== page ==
# Endogenous interaction term in a triangular system using control function (CF) approach

I am trying to estimate a model using control function approach

(I will write all the variables in a scalar form so that it is easier to explain):

The main equation:

$y_1 = \beta_0 + \beta_1 \times w + \beta_2 \times y_2 + \beta_3 \times w \ast y_2 + \beta_4 \times x_1 + \beta_5 \times x_2 + u_1$

where the interaction term $w\ast y_2$ is mainly of interest. $w$ is exogenous. $x_1$ and $x_2$ are other control variables. However, I have theoretical reasons to believe that $y_2$ is endogenous and affected by $w$, something like:

$y_2 = \gamma_0 + \gamma_1 \times w + \gamma_2 \times z + \gamma_3 \times x_1 + \gamma_4 \times x_2 + u_2$

where $z$ is a scalar or a set of additional exogenous variables.
Here are the steps I followed to estimate this model:

1. Regress $y_2$ on $w, z, x_1, x_2$ and obtain $\hat{u_2}$
2. Regress $y_1$ on $w, y_2, w \ast y_2, x_1, x_2, \hat{u_2}$

Is it the correct approach? I am a little confused because in Wooldridge (2010) (p.270) it has an example:

$y_1 = \boldsymbol{z}_1 \boldsymbol{\delta}_1 + \alpha_{11} y_2 + \alpha_{12} y_3 + \alpha_{13} y_2 y_3 + y_2 \boldsymbol{z}_1 \boldsymbol{\gamma}_{11} + y_3 \boldsymbol{z}_1 \boldsymbol{\gamma}_{12}+u_1$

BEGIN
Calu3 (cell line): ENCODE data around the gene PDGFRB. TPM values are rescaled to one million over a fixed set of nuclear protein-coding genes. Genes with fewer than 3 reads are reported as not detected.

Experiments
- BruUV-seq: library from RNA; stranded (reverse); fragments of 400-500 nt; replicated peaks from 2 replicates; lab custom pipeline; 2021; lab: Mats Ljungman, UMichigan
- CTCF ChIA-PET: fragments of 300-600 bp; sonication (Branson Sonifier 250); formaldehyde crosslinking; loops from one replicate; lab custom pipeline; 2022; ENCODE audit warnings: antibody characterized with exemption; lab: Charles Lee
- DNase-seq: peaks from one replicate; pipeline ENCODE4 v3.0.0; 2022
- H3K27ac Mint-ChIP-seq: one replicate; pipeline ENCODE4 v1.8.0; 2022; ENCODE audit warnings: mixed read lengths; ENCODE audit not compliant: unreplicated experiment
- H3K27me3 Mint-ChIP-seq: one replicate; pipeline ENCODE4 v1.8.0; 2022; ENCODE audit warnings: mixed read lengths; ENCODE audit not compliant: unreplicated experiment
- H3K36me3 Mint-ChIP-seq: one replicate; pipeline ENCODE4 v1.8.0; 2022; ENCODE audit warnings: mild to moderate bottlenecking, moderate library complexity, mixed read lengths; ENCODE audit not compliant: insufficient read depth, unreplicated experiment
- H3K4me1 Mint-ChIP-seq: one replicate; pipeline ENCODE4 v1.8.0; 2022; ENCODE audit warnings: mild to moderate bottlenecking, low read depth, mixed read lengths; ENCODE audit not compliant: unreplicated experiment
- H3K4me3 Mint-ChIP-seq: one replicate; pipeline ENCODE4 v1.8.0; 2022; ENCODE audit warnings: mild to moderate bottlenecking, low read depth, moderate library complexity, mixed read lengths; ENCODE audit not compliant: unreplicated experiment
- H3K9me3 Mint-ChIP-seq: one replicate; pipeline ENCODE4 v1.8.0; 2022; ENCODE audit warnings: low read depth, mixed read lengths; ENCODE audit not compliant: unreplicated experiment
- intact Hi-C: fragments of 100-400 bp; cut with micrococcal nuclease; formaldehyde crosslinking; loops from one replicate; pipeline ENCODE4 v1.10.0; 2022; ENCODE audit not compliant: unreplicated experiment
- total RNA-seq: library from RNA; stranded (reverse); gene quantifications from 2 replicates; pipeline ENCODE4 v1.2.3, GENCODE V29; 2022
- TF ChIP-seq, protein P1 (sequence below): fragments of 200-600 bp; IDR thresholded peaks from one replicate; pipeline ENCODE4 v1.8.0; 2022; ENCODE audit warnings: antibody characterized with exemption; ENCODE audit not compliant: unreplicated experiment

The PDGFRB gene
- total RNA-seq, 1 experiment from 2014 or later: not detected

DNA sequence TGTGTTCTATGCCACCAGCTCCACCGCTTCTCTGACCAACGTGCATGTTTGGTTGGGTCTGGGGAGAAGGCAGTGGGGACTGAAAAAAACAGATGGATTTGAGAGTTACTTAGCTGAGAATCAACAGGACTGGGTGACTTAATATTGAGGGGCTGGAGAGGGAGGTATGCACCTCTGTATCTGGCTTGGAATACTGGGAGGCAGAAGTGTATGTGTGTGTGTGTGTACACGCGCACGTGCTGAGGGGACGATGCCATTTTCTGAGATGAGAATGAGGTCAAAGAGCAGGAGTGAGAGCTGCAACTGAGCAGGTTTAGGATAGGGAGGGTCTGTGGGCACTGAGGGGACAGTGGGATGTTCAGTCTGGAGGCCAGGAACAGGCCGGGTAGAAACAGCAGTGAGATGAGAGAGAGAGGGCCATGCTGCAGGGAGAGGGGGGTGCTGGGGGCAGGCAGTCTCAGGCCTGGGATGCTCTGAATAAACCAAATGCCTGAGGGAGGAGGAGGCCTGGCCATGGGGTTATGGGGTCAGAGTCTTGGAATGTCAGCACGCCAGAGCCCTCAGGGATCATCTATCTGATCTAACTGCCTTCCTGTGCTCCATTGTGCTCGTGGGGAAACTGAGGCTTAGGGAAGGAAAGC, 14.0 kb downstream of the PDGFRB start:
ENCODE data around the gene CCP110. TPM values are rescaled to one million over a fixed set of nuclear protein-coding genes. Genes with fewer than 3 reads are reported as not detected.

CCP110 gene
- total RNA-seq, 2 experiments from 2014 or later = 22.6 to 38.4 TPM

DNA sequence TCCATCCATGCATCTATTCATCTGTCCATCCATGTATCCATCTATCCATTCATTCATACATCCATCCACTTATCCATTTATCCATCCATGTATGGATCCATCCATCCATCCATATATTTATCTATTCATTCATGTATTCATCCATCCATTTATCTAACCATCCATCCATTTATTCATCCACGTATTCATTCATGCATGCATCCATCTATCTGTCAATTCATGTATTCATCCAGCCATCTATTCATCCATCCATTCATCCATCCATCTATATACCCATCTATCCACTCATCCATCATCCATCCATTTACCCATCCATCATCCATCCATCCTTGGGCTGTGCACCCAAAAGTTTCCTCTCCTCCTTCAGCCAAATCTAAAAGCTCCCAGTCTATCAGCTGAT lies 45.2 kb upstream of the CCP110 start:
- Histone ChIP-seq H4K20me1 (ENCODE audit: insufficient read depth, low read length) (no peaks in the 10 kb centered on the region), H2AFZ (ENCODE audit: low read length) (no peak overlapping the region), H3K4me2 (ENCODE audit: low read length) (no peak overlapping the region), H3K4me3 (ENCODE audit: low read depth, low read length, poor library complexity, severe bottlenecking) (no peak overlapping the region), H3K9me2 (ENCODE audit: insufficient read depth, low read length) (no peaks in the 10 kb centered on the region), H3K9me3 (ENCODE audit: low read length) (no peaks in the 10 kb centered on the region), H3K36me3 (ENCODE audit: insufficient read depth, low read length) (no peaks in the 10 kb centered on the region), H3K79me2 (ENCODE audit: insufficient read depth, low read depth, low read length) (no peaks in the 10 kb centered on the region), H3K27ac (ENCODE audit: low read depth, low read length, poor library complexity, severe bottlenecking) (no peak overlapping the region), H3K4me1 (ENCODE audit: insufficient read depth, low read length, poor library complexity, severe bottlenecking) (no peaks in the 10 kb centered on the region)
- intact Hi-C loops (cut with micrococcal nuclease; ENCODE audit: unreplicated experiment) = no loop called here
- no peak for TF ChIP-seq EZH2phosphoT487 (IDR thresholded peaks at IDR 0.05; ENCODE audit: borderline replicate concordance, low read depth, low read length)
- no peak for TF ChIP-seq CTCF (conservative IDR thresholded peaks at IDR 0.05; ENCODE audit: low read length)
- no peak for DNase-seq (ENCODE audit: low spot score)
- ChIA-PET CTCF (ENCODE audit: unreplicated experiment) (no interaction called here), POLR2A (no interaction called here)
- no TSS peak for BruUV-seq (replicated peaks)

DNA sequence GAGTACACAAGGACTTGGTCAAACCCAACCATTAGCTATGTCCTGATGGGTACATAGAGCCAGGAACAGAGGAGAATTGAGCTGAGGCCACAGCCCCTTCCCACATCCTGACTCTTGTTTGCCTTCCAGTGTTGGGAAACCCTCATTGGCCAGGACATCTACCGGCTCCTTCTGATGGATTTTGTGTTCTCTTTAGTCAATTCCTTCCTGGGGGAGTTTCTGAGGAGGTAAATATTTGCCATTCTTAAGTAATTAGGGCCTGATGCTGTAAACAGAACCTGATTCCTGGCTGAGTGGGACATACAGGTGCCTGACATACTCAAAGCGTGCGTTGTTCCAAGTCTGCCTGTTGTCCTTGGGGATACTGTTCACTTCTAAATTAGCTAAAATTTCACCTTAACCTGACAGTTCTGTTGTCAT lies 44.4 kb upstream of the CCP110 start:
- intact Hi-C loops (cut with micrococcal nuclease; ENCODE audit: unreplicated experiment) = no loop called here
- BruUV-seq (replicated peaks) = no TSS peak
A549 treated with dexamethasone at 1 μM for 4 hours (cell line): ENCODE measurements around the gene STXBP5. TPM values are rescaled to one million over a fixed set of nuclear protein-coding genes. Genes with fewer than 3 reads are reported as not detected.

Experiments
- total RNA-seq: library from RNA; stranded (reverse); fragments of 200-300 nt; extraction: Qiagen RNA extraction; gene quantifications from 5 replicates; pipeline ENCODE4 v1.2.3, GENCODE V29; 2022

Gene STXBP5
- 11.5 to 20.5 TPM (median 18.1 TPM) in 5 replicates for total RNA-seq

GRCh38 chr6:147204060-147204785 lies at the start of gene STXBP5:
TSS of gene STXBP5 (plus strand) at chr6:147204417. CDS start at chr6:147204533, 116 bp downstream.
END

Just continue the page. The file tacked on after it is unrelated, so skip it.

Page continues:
$y_2 = \boldsymbol{z}\boldsymbol{\beta}_2 + u_2$

$y_3 = \boldsymbol{z}\boldsymbol{\beta}_3 + u_3$

$\boldsymbol{z}$ and $\boldsymbol{z}_1$ are exonogenous.

The estimation is done by regress $y_{i1}$ on $\boldsymbol{z}_{i1}, y_{i2}, y_{i3}, y_{i2}y_{i3}, y_{i2}\boldsymbol{z}_{i1}, y_{i3}\boldsymbol{z}_{i1}, \hat{u_{i2}}, \hat{u_{i3}}$.

In the first equation $\boldsymbol{z}_1$ are the only exogenous variables. Does it mean the control variables are in this vector, and I should have the interaction terms between $y_2$ (or $y_3$) and each of variables in $\boldsymbol{z}_1$, including all the controls? It does not feel right but the text seems to suggest so.

There are a number of posts on line talking about endogenous interaction terms and 2SLS seems to be the common method. If the control function approach does not work here, how would I estimate my model using Stata?

Any help is appreciated!

• Are both the outcome and endogenous variables continuous? – Marquis de Carabas Apr 13 '16 at 17:49

You have two endogenous variables, $y_2$ and $w * y_2$. You should:
1. Regress $y_2$ on $w$, $z$, $w * z$, and the $x$'s. Obtain the residuals, $\hat{u}_2$.
2. Regress $w*y_2$ on $w$, $z$, $w * z$, and the $x$'s. Obtain the residuals, $\hat{u}_3$.
3. Regress $y_1$ on $w$, $y_2$, $w*y_2$, the $x$'s, $\hat{u}_2$ and $\hat{u}_3$.
For two stage least squares, instead of the residuals in step 1 & 2, you obtain the fitted values, and then in step 3, you regress $y_1$ on $w$, $\hat{y}_2$, $\widehat{w*y_2}$, and the $x$'s. Either procedure gives the same estimates.